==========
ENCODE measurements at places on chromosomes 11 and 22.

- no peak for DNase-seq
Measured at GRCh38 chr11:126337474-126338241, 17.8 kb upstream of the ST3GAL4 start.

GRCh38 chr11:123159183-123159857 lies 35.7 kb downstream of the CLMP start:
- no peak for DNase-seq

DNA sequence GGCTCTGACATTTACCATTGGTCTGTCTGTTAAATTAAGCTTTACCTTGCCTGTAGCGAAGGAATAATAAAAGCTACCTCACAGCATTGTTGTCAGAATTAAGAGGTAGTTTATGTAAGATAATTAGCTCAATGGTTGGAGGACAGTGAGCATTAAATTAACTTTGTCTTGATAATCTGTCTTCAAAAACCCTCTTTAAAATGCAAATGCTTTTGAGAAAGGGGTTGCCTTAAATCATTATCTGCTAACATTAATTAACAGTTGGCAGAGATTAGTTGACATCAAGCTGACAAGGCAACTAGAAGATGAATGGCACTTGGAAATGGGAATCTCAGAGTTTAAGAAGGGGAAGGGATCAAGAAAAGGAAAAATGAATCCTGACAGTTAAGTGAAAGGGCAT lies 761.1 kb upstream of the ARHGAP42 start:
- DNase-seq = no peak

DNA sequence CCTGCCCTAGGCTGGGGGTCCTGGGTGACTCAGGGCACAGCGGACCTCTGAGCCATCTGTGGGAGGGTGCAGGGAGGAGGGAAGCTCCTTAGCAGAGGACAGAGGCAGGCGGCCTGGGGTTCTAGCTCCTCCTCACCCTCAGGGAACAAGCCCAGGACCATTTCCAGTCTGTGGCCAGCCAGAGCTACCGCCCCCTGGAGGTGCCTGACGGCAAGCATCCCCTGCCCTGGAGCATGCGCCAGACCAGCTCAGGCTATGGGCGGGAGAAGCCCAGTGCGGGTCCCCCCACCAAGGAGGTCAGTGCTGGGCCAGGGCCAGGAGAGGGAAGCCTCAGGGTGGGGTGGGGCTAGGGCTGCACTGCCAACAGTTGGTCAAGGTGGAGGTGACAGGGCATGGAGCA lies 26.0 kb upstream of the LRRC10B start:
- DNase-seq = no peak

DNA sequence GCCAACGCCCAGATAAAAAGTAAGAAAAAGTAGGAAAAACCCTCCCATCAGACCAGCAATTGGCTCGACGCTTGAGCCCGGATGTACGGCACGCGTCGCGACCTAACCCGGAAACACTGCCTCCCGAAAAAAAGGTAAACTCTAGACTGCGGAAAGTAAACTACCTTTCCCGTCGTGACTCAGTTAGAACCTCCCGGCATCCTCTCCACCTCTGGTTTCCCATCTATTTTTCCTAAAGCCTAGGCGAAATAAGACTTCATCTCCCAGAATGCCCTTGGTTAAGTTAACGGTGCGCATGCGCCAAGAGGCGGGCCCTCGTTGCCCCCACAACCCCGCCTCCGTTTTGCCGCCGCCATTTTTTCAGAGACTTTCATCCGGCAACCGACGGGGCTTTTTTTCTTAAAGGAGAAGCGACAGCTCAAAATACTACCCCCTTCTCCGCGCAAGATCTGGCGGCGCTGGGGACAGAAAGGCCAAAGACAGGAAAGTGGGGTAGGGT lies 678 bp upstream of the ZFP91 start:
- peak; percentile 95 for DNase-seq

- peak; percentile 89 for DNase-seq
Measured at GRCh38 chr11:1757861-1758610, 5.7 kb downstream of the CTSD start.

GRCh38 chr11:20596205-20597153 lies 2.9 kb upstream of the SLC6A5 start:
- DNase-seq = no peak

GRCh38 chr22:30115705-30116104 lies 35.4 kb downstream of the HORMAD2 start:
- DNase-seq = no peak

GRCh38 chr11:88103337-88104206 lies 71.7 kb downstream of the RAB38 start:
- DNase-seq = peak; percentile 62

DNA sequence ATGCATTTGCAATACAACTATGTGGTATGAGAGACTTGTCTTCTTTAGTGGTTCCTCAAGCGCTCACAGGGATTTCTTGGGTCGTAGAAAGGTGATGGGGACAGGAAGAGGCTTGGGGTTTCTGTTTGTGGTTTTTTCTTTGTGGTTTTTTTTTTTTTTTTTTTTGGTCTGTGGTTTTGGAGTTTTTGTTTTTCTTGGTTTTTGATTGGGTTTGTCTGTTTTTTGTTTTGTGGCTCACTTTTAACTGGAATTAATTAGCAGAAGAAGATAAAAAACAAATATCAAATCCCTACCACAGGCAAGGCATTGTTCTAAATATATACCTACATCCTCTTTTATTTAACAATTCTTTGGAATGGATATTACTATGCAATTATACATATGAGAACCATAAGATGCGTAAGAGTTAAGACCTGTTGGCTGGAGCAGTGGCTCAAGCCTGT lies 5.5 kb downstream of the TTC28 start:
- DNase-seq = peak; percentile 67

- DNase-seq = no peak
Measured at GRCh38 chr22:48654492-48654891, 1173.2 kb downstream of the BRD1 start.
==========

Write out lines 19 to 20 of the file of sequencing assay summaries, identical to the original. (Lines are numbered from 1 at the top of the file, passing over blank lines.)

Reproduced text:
- DNase-seq = peak; percentile 62

DNA sequence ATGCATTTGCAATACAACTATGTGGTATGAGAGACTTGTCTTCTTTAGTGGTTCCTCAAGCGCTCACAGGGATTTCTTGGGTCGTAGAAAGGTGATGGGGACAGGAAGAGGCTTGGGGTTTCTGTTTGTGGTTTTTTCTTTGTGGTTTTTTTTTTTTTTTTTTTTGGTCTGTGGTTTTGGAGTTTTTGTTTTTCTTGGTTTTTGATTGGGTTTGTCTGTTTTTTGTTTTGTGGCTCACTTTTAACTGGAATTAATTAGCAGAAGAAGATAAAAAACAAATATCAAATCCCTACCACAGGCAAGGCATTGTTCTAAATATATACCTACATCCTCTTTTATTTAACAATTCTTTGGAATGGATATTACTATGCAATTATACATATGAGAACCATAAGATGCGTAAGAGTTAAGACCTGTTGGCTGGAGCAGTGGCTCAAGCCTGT lies 5.5 kb downstream of the TTC28 start: